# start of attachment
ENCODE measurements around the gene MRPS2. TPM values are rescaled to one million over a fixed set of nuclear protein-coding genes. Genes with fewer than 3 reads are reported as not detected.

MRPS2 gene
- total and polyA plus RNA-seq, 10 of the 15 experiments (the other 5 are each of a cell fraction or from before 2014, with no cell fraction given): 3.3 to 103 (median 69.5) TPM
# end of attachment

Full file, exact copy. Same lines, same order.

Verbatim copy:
ENCODE measurements around the gene MRPS2. TPM values are rescaled to one million over a fixed set of nuclear protein-coding genes. Genes with fewer than 3 reads are reported as not detected.

MRPS2 gene
- total and polyA plus RNA-seq, 10 of the 15 experiments (the other 5 are each of a cell fraction or from before 2014, with no cell fraction given): 3.3 to 103 (median 69.5) TPM